3.1. Questionnaire scores
For questionnaire scores Table 1. Several significant correlations between the different pain-related fear questionnaires scores were observed (Table 2).
There was no significant main effects of “group” or “condition” (P's > 0.14), whereas the “group × condition” interaction showed a trend (F1,38 = 3.41, P = 0.072). Post hoc t tests indicated a significant decrease in amygdala-PAG-FC in patients compared to controls during observation of the harmful activities (patients M = 0.14, SD = 0.38: HC M = 0.44, SD = 0.40, t(38) = −2.385, P = 0.022 [2-tailed]) but not during neutral activities (patients M = 0.27, SD = 0.67, HC M = 0.22, SD = 0.43, t(38) = 0.296, P = 0.769 [Fig. 1B]). Furthermore, during observation of harmful activities, the strength of the amygdala-PAG-FC in patients showed significant negative correlations with the TSK scales with the 13-item version demonstrating the strongest relationship (R2 = 0.28, P = 0.01, Fig. 1C). The FABQ questionnaire and its subscales did not correlate with the amygdala-PAG-FC strength (P's > 0.45). No significant relationships between amygdala-PAG-FC strength and questionnaire scores were observed during observation of neutral activities (P's > 0.28). Direct comparison of the different TSK and FABQ correlation coefficients between the harmful and neutral conditions revealed no significant differences (P's > 0.14).
Our results might indicate a maladaptive psychobiological interaction in chronic LBP characterized by an attenuation of amygdala-PAG-FC that is modulated by the degree of pain-related fear. Besides the established role of the PAG in the modulation of nociceptive inputs, our results add further evidence to the involvement of the PAG in negative emotional processing not directly related to nociception.9,28 Furthermore, while we have previously shown that pain-related fear is positively correlated with amygdala activity in chronic LBP,16 enhanced pain-related fear seems to simultaneously dampen the neural crosstalk between the amygdala and the PAG. This decreased information exchange between 2 key pain modulatory structures might ultimately tip the balance of PAG function to facilitation, ie, increased pronociception.11 Thus, the decreased crosstalk between the amygdala and the PAG, in conjunction with increased amygdala activity, might be the neurobiological basis of how pain-related fear contributes to pain and its chronification. However, indicated by the nonsignificant interaction/correlations (see results section 3.2), it must be noted that the potentially harmful video clips might elicit other reactions than fear such as processes associated with threat and defensive responses, which might impact the specificity of the findings. Interestingly, the TSK and the FABQ seem to capture different concepts of pain-related fear reflected in the differential brain-behavior relationships. More research is needed to increase the construct validity of these commonly used questionnaires including a new elaborate framework for pain-related fear to further enhance the specificity of its neural correlates.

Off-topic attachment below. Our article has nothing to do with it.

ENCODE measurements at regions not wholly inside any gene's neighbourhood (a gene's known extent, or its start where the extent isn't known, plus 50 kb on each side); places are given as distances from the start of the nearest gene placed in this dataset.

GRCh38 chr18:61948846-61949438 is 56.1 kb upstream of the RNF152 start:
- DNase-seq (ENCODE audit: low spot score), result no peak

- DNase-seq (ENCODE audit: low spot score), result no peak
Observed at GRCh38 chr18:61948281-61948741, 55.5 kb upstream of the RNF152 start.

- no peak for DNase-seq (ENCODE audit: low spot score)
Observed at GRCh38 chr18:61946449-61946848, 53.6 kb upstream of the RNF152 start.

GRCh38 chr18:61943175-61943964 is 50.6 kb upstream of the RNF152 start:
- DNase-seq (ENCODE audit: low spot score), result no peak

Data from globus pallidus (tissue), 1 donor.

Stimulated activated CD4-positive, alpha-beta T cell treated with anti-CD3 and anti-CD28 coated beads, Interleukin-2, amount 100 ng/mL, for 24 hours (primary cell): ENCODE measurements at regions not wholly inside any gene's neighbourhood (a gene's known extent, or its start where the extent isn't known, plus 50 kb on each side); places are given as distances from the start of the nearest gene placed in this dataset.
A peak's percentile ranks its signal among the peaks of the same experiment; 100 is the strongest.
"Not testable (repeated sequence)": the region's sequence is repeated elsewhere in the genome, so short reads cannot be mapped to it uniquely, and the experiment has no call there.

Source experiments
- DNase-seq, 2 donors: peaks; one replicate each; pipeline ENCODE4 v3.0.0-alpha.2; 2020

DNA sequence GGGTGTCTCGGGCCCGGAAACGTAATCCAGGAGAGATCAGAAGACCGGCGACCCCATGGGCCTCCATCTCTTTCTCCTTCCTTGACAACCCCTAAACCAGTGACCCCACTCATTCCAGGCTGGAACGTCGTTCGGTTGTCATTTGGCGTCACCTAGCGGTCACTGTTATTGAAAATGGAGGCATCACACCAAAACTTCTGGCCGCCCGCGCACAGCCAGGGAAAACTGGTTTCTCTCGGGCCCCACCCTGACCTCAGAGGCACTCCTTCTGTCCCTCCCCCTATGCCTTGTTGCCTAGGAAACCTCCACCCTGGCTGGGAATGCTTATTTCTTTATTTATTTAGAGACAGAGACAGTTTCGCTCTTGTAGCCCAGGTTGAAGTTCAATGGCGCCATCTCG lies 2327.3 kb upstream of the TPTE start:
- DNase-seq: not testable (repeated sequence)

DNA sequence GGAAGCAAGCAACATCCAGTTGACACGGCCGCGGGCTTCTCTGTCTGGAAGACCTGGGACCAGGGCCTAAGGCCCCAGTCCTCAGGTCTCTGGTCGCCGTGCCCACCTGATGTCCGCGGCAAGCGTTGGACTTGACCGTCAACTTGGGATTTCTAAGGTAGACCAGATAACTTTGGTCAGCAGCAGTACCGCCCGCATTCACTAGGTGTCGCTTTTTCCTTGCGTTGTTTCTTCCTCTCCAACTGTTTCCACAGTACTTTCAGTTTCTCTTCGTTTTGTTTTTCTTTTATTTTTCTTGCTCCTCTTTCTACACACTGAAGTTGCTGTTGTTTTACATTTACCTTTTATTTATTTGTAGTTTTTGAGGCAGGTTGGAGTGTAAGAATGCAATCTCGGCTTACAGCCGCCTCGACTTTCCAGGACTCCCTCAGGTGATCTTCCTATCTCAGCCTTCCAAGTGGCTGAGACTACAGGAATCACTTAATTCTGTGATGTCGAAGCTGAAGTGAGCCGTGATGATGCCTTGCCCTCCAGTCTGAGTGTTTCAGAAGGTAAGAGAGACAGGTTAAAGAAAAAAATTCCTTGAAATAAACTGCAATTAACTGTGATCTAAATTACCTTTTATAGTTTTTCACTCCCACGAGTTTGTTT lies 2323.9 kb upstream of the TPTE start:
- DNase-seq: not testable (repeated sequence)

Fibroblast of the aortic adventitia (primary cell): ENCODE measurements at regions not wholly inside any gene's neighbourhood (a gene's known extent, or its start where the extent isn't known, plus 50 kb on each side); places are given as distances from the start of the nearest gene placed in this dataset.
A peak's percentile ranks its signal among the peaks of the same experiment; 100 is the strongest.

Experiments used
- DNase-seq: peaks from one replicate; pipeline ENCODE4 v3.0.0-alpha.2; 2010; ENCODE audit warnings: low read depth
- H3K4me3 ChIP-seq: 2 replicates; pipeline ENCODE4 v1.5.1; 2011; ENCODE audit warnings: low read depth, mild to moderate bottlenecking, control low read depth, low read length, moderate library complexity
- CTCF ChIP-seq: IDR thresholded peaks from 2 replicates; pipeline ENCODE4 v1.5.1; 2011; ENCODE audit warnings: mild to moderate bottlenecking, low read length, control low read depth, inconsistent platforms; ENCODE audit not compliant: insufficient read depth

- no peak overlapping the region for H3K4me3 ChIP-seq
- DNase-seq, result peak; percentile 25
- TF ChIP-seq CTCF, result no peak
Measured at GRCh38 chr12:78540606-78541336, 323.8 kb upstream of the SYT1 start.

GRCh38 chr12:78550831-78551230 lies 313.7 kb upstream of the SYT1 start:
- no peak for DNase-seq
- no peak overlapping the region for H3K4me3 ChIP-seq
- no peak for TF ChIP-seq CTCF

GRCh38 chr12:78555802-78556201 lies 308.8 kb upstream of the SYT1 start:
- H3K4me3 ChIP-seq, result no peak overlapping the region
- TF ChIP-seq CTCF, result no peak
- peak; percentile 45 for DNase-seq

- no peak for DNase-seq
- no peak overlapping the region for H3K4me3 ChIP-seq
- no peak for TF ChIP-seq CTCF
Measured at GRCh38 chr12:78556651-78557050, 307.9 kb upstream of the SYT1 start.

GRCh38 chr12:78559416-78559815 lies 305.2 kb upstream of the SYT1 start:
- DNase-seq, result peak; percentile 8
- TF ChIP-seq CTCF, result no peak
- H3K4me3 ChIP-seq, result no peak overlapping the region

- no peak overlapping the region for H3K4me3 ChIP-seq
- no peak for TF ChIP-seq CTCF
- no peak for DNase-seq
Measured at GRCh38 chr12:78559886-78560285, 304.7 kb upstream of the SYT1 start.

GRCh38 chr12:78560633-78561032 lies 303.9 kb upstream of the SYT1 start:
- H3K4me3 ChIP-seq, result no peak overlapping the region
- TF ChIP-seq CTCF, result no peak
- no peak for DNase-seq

The authors have no conflicts of interest to declare.
Supported by the Foundation for the Education of Chiropractors and the Balgrist Foundation, Switzerland.
The authors acknowledge support by the Clinical Research Priority Program “Molecular Imaging” at the University of Zurich. Finally, we would like to thank Dr. Sabina Hotz-Boendermaker.
Supplemental Digital Content
Supplemental Digital Content associated with this article can be found online at http://links.lww.com/PR9/A5.